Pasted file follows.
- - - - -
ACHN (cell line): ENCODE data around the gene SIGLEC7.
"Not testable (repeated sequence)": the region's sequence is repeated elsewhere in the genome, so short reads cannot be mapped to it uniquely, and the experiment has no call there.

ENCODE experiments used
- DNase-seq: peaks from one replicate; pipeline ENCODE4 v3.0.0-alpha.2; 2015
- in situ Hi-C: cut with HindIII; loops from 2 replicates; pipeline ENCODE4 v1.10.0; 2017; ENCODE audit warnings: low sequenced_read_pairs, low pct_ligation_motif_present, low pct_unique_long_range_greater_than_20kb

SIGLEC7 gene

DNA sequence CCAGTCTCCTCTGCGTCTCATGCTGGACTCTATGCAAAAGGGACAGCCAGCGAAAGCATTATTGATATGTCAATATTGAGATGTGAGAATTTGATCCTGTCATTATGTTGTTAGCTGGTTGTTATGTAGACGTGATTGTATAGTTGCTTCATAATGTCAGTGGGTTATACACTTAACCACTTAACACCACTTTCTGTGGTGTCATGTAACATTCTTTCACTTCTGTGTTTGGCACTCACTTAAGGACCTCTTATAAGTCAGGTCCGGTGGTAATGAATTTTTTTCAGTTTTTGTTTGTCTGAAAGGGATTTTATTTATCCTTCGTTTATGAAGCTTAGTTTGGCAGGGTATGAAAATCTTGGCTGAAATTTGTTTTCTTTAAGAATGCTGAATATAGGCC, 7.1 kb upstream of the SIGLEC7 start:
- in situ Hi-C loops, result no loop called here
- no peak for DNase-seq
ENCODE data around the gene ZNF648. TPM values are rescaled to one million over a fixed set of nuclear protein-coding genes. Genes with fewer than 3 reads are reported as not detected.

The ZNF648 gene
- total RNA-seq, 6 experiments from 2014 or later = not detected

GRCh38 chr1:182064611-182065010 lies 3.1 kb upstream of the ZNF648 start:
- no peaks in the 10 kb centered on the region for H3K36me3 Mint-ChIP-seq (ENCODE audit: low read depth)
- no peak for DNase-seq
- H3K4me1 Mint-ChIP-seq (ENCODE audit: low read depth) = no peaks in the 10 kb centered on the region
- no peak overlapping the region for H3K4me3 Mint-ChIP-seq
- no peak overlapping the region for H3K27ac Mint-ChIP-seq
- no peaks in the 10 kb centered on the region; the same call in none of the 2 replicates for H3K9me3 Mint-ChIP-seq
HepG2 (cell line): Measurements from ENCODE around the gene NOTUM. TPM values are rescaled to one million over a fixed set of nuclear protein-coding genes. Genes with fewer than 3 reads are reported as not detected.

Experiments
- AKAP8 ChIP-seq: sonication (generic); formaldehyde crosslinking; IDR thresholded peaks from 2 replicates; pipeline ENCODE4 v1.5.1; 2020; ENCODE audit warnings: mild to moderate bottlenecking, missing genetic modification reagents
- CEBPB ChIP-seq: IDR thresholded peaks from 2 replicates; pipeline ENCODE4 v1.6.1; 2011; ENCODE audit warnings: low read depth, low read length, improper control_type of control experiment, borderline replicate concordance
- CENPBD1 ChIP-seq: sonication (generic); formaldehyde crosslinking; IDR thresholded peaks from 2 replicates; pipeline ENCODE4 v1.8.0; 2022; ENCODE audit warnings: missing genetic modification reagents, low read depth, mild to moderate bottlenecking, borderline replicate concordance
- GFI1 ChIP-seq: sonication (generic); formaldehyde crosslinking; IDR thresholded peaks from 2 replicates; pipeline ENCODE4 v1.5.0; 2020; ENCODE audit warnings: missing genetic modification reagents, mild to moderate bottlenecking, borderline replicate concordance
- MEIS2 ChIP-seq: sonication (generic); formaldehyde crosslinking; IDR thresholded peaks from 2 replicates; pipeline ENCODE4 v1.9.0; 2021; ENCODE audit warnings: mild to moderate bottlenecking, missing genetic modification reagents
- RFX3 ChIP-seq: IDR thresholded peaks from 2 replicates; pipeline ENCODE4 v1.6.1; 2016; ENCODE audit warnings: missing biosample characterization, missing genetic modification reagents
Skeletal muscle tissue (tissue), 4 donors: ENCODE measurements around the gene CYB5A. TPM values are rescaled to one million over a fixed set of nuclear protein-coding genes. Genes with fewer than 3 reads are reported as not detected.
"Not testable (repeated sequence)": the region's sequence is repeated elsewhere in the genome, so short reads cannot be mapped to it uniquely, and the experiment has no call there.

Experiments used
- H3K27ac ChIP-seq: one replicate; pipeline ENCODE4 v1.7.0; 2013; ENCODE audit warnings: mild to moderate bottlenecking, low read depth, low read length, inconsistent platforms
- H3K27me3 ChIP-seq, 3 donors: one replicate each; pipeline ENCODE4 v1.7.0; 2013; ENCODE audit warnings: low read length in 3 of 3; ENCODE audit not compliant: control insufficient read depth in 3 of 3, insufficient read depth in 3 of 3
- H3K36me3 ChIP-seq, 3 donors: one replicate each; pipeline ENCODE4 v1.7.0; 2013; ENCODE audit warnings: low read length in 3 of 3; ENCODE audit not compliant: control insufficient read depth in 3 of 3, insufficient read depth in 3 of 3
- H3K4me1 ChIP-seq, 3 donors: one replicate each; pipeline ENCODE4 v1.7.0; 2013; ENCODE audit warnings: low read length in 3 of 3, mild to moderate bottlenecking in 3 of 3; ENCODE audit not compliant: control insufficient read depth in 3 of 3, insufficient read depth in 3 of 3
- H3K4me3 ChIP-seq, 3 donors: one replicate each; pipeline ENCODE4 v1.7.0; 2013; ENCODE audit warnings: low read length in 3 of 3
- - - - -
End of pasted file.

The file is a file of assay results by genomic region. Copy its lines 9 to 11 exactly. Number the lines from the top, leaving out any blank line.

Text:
- no peak for DNase-seq
ENCODE data around the gene ZNF648. TPM values are rescaled to one million over a fixed set of nuclear protein-coding genes. Genes with fewer than 3 reads are reported as not detected.

The ZNF648 gene